Jacob Roschy
Jacob Roschy
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07.Jan.22 21:43
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Hello James,

its OK with your approach, but don't rely much to the voltage across the lamp in the radio, as this voltage is distorted and unbalanced, so the multimeter may show wrong values.

You can compare the brightness of the lamp with an exactly identical lamp operated at 6.3V from your power supply.

It is helpful to look for the same yellowish glow of the two bulbs. Of course you can operate the bulb at lower brightness, if it is sufficient.

Jacob

James Holava
James Holava
 
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07.Jan.22 22:30
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Hello Wolfgang,

 

Thank you for asking for the picture…  they say a picture is worth a thousand words! 

Sorry that I did not recognize this as a resistor.  Seems obvious now that you point it out.

 

So do you think the light ever worked with the 3 Ohm resistor? Was it so they could use a lower voltage bulb?

 

I think I will try the Zener diode solution that Jacob has suggested.  If that works, I will report back with detail on the parts used and a PICTURE!

Many thanks for all the help!

James

 

Questo articolo è stato modificato il 08.Jan.22 00:05 da James Holava .

Wolfgang Bauer
Wolfgang Bauer
 
A  Articoli: 2455
Schemi: 14057
Foto: 6952
08.Jan.22 18:44

Nr. ringraziamenti: 1
Rispondi  |  Devi effettuare l'accesso (Ospite)   33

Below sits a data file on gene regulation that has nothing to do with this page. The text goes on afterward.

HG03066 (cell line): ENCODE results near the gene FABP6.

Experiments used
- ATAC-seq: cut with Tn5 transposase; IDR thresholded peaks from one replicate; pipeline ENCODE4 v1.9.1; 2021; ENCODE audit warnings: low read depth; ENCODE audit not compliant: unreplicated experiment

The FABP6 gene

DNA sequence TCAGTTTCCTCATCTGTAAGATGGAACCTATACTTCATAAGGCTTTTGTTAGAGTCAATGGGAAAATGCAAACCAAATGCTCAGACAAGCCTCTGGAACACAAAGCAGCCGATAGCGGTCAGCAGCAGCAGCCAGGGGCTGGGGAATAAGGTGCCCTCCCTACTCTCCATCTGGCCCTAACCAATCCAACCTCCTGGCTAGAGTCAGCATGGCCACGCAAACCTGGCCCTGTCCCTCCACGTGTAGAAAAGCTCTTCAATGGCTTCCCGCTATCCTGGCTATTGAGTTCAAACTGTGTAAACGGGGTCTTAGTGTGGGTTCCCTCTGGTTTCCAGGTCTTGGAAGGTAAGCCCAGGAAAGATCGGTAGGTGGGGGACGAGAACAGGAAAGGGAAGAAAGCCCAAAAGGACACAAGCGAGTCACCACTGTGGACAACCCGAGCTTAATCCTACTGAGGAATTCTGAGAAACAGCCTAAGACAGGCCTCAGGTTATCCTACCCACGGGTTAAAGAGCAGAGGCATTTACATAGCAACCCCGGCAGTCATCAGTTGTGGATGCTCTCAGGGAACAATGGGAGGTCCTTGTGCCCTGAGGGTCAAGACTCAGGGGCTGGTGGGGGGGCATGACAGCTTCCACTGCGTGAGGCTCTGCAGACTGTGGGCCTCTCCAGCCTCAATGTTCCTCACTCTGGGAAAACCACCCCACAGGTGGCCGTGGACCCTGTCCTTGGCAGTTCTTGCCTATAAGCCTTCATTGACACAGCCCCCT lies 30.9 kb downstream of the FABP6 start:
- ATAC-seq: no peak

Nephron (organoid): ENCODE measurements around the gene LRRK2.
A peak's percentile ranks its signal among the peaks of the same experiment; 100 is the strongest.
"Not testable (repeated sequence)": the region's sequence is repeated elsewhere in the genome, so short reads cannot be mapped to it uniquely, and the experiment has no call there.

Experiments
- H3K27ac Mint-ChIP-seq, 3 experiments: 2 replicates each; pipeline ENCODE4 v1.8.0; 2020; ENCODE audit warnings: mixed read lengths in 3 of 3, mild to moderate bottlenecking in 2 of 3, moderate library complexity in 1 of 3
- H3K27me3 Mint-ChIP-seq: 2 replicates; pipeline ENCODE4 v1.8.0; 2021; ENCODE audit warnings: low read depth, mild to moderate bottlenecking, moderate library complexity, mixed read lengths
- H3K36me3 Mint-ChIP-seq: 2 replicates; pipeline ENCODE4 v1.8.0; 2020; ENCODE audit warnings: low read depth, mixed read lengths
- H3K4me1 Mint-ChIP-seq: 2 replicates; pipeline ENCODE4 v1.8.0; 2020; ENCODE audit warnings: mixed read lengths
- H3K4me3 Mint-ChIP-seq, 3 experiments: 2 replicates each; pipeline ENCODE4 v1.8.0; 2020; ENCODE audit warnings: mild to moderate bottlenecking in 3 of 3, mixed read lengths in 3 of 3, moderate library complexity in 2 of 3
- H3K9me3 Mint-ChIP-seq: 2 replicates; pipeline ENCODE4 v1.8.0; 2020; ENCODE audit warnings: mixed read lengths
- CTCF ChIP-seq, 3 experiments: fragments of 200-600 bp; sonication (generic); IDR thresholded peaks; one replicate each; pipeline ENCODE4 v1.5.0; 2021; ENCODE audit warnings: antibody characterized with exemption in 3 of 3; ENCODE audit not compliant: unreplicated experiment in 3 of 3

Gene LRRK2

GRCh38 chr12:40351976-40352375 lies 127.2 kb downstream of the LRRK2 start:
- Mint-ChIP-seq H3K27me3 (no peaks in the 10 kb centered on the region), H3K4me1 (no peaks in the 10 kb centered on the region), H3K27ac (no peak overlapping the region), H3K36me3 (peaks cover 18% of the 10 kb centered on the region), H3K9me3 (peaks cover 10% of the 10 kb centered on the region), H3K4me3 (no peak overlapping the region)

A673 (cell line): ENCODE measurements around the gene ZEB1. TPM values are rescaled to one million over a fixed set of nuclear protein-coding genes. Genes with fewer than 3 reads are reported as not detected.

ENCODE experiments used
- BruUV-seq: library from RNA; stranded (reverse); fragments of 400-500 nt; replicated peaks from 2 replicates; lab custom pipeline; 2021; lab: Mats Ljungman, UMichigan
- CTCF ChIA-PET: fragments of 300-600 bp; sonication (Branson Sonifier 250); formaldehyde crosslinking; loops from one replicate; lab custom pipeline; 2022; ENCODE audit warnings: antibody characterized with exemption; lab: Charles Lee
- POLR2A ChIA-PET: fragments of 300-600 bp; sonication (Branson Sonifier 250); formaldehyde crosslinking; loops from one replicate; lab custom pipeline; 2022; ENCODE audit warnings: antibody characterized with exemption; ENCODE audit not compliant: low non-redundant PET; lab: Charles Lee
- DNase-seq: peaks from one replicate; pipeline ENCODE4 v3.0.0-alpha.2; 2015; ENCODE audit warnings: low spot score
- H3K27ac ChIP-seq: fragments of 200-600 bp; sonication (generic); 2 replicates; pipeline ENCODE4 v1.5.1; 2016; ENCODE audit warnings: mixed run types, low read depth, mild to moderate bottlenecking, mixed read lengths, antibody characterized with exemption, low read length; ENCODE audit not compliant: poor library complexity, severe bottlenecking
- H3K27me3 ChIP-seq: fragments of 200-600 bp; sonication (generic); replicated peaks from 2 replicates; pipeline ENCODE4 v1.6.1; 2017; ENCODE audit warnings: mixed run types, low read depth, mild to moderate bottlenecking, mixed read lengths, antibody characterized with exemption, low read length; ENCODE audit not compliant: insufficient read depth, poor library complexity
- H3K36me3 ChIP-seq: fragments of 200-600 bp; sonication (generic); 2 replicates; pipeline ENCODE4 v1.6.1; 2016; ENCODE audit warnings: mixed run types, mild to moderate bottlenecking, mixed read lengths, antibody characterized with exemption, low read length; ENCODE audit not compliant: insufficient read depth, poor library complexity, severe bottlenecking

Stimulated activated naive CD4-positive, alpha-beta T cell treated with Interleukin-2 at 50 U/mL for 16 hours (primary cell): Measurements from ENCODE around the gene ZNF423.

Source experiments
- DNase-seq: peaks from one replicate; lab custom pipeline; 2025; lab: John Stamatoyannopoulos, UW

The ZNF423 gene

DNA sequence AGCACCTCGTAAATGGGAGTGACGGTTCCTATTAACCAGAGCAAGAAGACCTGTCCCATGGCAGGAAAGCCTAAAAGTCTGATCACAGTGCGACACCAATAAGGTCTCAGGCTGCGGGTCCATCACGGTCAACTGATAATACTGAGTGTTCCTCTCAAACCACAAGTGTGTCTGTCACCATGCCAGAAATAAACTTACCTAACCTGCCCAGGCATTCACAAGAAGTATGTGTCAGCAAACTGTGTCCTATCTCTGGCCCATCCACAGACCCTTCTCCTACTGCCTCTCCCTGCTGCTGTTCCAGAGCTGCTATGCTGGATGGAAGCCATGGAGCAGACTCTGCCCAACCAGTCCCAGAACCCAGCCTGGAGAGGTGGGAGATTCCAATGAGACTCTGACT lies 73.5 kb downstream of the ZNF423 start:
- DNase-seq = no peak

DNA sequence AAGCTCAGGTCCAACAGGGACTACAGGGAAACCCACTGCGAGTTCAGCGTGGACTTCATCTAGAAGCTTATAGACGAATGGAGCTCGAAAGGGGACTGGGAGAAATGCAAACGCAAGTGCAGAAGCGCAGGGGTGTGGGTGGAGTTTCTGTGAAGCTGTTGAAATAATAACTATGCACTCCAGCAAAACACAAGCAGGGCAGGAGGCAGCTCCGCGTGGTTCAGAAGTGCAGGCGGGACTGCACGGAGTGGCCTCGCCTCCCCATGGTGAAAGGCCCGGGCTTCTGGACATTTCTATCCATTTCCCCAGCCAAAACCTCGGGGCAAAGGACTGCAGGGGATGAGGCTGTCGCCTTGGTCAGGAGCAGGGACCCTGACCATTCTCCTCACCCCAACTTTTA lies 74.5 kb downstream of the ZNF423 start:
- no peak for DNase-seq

Hello James,
no, it couldn't work with the 3 ohm resistor.
The heating voltage of the tubes without the lamp is 121.6 volts, just right for 120 volts.
But there is a much simpler solution.
Connect a MP capacitor with 2.2µF (Test voltage higher than 300Volt) in series with a 6.3V/0.1A lamp as in the sketch below.
This requires a small circuit change, but is definitely the cheapest solution.
For other lamps it has to be recalculated.
Diese Werte gelten für 120Volt~, 60 Hertz.

 

James Holava
James Holava
 
USA  Articoli: 32
Schemi:
Foto: 0
09.Jan.22 04:30
Rispondi  |  Devi effettuare l'accesso (Ospite)   34

Hello Wolfgang,

Thanks for providing this concept with the drawing, it seems easy to implement. Based on your drawing, it looks like I would Just remove R13 from the circuit, add the capacitor in front of L1 (in line on the black wire with 120v).  Is this correct?  See attached photoshop mockup picture of where I think this capacitor could be placed.

I was able to locate part number MKP4G042206F00KYSD Mfr.:WIMA Film Capacitors 400V 2.2uF 10% and will put this on my next order.

Let me know if this looks good.

Thanks,

James

Allegati:

James Holava
James Holava
 
USA  Articoli: 32
Schemi:
Foto: 0
09.Jan.22 05:32
Rispondi  |  Devi effettuare l'accesso (Ospite)   35